Turning back to the critical works discussion of the invisible body and social position African-Americans and their works have been placed in calls for a redefinition of ‘invisible’ in some senses. The ‘invisible’ body is not so alienated that it does not have an impact on larger social structures. To the contrary, these ‘invisible’ presences uphold social norms (both good and bad) simply through their presence (as this week’s works demonstrate). Thomas’s discussion of ‘dark matter’ impacting its surroundings and being recognized through those consequences might be the best conception of the traditional recognition of these authors, works, and social groups. So while particular individuals and populations are doubly absent, they are still saliently present…which brings me to wondering about the impact for all involved when they become salient social presences (such as Golightly in W.E.B. Dubois’ work).

 

*I only did the works cited for the pieces that I included that weren’t in the assigned readings for today.

Cruse, Harold. “Revolutionary Nationalism and the Afro-American.” Black Fire. Ed. Amiri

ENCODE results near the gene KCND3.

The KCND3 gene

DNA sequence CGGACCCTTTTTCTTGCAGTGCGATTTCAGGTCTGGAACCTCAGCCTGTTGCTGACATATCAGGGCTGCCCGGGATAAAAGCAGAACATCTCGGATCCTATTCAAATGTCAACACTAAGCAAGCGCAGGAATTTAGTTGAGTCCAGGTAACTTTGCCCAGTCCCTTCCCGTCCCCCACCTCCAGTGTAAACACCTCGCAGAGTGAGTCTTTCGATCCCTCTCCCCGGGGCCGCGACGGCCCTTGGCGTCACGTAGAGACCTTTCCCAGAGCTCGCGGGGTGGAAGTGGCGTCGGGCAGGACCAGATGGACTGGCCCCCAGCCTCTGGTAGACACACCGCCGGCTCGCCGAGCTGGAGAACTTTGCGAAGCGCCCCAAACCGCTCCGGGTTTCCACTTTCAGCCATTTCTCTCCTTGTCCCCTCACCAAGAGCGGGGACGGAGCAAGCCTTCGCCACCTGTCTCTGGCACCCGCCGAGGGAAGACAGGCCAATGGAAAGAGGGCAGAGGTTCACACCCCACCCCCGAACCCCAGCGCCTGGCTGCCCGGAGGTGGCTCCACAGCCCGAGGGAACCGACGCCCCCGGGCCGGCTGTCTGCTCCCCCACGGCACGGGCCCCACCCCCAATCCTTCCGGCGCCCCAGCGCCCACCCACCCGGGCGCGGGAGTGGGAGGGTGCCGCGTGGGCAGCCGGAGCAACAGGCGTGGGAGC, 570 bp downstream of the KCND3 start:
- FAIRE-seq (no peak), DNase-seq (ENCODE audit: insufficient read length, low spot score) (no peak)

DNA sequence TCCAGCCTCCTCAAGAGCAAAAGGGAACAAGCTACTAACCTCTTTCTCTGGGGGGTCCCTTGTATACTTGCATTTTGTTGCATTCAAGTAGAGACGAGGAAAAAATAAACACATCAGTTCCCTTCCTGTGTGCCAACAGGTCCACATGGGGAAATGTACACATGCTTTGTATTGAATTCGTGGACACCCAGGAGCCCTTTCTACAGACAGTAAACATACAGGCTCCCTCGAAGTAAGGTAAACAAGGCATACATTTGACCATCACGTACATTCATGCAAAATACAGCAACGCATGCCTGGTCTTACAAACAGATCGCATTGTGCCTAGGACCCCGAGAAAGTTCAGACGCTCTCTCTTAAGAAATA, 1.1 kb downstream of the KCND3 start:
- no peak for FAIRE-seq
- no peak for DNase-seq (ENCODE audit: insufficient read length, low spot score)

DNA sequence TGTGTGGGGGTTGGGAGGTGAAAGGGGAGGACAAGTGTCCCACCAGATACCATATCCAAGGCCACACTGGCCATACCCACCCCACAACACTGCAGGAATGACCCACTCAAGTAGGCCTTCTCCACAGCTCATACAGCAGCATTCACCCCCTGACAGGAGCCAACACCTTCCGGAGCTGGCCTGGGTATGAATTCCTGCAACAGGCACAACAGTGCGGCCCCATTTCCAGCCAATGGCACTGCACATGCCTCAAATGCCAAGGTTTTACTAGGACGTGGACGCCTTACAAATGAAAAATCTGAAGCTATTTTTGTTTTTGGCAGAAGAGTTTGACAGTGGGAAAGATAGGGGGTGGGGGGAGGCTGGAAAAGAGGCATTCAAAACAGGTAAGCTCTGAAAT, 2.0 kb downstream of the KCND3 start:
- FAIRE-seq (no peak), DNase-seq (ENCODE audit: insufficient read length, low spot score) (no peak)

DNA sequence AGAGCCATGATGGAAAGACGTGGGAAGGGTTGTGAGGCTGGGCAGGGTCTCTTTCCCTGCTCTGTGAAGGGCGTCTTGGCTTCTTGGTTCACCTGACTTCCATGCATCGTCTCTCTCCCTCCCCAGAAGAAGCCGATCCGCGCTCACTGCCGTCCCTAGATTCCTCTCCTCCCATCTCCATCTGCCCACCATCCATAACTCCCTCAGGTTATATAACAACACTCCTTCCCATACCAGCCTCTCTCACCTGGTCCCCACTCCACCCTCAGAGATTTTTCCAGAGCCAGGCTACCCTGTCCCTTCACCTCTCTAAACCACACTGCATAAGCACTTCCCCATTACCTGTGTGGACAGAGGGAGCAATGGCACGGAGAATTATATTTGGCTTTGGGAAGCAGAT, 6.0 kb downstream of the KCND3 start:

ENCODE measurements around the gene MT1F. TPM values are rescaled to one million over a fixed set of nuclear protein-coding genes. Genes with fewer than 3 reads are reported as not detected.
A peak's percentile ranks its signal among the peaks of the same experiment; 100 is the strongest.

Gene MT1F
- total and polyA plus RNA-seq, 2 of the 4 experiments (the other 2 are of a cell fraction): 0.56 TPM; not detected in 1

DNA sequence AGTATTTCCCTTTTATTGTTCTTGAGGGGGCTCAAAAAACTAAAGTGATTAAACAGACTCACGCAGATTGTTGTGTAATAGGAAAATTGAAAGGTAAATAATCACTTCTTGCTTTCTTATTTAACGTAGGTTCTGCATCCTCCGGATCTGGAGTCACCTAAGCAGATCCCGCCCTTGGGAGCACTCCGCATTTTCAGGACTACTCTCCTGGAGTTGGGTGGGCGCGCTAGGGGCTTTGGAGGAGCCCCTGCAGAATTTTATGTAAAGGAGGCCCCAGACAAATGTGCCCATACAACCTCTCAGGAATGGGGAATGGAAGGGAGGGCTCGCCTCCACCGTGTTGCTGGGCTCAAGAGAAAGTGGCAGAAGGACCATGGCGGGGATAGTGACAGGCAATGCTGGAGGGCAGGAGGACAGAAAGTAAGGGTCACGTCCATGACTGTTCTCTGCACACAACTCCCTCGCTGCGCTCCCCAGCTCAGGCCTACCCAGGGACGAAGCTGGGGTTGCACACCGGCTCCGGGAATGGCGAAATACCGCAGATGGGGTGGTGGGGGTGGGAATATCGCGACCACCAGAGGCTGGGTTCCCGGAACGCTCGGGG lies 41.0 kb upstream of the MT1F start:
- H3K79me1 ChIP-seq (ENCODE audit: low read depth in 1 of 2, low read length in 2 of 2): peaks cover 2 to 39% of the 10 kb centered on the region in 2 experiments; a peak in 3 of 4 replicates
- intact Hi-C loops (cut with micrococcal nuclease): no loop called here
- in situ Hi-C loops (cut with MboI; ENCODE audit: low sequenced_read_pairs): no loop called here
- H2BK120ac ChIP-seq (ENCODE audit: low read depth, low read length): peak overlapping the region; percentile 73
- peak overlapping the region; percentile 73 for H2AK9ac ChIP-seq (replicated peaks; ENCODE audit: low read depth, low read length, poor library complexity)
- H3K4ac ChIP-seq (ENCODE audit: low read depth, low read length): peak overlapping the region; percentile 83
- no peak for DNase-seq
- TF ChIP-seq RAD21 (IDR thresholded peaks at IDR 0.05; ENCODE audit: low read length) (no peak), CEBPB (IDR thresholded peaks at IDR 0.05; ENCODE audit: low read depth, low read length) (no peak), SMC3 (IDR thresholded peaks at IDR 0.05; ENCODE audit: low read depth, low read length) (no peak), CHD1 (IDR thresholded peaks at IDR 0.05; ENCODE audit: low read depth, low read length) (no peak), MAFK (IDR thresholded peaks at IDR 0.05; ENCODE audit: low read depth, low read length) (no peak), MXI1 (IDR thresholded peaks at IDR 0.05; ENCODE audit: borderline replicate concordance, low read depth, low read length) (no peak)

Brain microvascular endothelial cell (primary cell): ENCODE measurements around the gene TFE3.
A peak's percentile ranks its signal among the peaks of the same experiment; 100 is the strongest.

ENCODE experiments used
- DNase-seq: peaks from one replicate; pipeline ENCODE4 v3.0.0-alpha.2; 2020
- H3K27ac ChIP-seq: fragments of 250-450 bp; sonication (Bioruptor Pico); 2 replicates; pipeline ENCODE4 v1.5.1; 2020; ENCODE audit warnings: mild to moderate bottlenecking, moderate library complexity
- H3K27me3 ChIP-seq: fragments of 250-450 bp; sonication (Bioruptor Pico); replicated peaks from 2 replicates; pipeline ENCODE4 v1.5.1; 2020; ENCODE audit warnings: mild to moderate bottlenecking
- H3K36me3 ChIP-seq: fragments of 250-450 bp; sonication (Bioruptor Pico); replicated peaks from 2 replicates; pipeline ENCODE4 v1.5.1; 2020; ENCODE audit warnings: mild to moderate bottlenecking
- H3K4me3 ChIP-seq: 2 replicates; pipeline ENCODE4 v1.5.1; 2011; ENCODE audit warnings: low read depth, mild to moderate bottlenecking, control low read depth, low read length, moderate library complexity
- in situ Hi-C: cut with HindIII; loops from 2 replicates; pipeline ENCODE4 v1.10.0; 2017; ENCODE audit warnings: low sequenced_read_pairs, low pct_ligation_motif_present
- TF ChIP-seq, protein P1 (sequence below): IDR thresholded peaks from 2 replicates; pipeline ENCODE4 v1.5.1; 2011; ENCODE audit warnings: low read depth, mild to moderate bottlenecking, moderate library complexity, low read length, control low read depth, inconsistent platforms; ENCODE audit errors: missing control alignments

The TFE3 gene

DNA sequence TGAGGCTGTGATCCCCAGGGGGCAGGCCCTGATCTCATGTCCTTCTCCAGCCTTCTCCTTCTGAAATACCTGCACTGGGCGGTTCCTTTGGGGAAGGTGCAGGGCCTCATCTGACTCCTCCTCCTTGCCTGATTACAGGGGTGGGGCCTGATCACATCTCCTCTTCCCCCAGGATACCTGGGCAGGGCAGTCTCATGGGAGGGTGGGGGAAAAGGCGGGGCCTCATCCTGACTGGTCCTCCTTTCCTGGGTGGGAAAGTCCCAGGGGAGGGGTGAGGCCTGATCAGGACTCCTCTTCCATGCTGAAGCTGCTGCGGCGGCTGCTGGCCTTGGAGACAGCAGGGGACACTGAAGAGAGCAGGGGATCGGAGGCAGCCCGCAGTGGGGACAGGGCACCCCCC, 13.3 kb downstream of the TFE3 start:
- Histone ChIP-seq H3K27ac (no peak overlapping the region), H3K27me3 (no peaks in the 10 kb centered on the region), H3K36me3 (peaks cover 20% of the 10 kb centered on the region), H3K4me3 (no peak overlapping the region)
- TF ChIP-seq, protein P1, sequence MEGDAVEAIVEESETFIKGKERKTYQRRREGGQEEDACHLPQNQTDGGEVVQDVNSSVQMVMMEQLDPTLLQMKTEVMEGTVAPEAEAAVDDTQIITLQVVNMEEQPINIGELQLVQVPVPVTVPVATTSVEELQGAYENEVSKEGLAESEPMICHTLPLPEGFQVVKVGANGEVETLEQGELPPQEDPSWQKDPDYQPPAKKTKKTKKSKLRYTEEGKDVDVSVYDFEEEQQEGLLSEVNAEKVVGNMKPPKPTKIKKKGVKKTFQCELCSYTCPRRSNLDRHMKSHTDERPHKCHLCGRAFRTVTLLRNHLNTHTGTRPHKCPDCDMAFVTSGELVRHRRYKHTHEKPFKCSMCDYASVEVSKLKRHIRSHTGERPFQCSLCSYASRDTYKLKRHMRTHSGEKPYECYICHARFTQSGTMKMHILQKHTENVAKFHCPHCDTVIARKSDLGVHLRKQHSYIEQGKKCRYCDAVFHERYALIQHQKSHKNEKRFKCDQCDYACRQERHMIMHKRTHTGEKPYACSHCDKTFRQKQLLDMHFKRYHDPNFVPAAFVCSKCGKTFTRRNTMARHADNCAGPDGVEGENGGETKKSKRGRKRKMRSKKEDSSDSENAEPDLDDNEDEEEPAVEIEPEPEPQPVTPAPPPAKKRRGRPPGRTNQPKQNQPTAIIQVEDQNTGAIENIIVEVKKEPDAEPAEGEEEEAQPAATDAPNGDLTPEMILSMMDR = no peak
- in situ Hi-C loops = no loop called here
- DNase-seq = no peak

Baraka & Larry Neal. Black Classic Press: Baltimore, 1968.

Stewart, James T. “The Development of the Black Revolutionary Artist.” Black Fire. Ed. Amiri

            Baraka & Larry Neal. Black Classic Press: Baltimore, 1968.

 

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One Response to “The Double Negative of the Black Body in Science Fiction”

  1. Dr Lothian February 20, 2013 at 10:22 pm #

    Thanks for this post, Erin!

    >The consequences that occur due to the literal absence of already invisible bodies become apparent within Schuyler’s (still) racist society, W.E.B. Dubois’s temporarily humanist society of two, and Bell’s Capitalist centered world. Some of the implications of these works then seems to be how and who constructs society, what happens when ingrained ideologies are challenged or manipulated, and who gets impacted by social changes.

    I love the way you sum up each of the stories, and this made me wonder about the status of the “world” in each one of them. We often think of science fiction as imagining a world that is in some way different from the real one –– but here we see it used in the service of heightening real inequalities. I will be curious to hear what everyone thinks about the status of science fiction speculation in these stories as compared to the utopias we’ve read earlier, as well as in comparison to the project that Thomas lays out in the introduction to Dark Matter.